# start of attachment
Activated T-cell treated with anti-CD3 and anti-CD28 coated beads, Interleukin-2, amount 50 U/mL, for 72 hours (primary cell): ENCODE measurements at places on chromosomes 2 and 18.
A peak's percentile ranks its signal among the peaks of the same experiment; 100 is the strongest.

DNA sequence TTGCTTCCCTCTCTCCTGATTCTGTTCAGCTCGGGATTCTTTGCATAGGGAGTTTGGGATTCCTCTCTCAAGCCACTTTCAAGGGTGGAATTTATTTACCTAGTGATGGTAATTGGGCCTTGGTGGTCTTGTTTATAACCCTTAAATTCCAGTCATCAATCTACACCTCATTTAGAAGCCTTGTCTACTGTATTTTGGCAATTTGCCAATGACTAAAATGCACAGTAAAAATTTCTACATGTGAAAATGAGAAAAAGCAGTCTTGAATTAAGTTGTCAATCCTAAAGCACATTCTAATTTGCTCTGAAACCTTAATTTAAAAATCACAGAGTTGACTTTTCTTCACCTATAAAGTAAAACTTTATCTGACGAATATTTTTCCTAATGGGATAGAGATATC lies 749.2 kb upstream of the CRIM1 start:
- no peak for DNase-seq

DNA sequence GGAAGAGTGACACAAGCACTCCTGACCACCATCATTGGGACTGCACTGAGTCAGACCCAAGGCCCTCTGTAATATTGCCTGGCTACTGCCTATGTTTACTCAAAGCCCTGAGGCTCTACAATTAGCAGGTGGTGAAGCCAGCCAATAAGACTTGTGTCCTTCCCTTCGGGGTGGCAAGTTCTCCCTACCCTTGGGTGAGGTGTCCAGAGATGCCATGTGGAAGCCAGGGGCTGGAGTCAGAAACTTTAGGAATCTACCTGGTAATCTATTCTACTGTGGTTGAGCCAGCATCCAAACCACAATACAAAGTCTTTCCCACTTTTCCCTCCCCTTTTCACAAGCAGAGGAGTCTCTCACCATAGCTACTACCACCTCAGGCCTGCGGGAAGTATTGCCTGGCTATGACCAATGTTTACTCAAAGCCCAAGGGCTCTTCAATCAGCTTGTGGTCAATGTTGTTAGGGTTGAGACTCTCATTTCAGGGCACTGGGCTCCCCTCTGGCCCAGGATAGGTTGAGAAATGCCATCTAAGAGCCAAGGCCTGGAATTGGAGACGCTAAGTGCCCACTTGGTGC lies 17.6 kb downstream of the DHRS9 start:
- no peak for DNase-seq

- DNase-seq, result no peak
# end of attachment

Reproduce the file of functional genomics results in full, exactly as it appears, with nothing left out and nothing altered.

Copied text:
Activated T-cell treated with anti-CD3 and anti-CD28 coated beads, Interleukin-2, amount 50 U/mL, for 72 hours (primary cell): ENCODE measurements at places on chromosomes 2 and 18.
A peak's percentile ranks its signal among the peaks of the same experiment; 100 is the strongest.

DNA sequence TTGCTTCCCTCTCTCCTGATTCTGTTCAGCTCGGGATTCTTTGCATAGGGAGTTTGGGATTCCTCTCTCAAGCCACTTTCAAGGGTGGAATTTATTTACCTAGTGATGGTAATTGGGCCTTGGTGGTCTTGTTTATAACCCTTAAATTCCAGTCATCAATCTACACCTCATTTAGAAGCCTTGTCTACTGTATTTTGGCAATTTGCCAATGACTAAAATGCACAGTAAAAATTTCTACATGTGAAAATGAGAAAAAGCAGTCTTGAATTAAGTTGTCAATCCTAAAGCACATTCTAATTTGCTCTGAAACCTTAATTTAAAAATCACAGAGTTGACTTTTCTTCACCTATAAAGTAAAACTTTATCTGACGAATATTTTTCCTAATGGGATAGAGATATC lies 749.2 kb upstream of the CRIM1 start:
- no peak for DNase-seq

DNA sequence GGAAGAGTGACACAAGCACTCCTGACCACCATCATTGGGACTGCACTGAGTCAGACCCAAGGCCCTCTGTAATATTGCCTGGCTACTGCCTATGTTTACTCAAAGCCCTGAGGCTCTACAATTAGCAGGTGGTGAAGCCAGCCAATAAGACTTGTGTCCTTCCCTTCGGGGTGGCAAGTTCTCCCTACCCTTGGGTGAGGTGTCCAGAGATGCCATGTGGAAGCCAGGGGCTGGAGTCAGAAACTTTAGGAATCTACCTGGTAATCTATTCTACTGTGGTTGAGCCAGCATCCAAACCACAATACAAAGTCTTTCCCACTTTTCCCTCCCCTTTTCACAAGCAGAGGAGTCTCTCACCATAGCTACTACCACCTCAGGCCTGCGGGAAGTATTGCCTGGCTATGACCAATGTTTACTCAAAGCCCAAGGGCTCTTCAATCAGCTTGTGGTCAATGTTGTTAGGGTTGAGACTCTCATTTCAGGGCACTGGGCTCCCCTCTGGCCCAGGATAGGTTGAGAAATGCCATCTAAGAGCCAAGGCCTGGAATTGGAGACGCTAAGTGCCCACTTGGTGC lies 17.6 kb downstream of the DHRS9 start:
- no peak for DNase-seq

- DNase-seq, result no peak